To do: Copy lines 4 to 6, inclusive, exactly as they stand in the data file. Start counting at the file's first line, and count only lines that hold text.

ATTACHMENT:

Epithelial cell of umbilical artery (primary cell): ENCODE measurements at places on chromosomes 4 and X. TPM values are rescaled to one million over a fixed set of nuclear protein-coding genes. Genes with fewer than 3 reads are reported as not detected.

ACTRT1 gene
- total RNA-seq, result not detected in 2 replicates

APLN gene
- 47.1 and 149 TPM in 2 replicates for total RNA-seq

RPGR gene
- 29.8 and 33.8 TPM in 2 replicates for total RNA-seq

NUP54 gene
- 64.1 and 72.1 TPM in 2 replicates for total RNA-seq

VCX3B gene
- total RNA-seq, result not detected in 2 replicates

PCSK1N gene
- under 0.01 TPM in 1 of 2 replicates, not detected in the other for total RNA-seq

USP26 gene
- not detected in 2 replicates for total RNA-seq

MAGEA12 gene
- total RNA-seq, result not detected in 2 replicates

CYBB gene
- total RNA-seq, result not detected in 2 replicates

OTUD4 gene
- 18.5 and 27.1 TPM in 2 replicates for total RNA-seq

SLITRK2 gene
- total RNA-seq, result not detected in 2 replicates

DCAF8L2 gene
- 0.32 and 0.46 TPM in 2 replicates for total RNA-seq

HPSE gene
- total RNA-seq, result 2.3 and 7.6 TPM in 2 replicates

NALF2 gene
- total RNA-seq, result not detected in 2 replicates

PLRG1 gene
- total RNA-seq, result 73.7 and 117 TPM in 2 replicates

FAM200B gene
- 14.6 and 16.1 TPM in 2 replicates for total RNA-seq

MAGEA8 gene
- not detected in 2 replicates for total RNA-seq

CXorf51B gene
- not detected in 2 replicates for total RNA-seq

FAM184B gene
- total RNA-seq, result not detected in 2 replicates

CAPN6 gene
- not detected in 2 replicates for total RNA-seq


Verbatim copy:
APLN gene
- 47.1 and 149 TPM in 2 replicates for total RNA-seq

RPGR gene